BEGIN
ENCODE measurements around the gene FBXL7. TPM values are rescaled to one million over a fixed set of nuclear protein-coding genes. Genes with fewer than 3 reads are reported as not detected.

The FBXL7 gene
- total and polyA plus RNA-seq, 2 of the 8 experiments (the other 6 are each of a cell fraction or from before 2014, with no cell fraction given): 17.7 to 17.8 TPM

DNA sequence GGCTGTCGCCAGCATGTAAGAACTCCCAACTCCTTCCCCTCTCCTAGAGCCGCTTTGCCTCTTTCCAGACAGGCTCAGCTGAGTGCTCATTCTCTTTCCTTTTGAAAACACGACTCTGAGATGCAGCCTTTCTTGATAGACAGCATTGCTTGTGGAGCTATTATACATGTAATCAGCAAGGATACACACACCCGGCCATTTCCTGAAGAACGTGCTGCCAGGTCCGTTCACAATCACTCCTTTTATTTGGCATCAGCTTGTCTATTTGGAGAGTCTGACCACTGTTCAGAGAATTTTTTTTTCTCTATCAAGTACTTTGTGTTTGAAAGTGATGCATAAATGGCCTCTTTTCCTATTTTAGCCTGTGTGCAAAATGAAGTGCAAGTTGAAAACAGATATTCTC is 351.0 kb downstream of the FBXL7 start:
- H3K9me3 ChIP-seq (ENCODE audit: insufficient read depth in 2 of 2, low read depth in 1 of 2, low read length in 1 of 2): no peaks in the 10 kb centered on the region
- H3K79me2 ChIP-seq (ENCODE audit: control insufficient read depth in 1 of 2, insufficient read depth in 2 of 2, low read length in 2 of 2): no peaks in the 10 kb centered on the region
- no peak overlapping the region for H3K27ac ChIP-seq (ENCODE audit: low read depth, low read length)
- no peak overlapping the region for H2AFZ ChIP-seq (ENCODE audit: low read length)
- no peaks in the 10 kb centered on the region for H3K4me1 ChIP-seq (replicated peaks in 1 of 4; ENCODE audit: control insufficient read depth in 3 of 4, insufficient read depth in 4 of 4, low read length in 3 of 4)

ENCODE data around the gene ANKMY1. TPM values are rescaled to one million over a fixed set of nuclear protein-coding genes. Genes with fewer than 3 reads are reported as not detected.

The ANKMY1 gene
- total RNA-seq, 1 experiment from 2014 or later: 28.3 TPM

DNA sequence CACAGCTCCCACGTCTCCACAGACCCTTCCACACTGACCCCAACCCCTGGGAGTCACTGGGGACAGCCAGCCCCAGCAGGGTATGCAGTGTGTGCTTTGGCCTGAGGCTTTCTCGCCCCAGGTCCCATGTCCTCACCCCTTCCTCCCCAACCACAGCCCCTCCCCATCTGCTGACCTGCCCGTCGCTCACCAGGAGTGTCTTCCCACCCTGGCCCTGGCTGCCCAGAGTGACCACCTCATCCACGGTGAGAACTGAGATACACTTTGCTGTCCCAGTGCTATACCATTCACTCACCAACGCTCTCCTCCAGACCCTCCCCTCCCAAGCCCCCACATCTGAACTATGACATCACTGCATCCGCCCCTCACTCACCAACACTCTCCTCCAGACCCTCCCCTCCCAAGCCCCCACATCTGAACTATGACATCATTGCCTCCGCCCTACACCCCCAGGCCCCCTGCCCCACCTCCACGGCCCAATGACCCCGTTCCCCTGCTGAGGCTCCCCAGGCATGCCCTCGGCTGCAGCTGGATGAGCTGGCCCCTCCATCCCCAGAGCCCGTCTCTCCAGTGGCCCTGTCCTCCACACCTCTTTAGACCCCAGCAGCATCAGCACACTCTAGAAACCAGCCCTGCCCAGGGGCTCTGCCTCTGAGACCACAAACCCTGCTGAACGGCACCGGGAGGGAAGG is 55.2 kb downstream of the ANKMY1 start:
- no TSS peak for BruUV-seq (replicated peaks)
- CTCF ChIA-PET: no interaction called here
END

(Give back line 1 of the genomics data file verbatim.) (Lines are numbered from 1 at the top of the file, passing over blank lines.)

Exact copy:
ENCODE measurements around the gene FBXL7. TPM values are rescaled to one million over a fixed set of nuclear protein-coding genes. Genes with fewer than 3 reads are reported as not detected.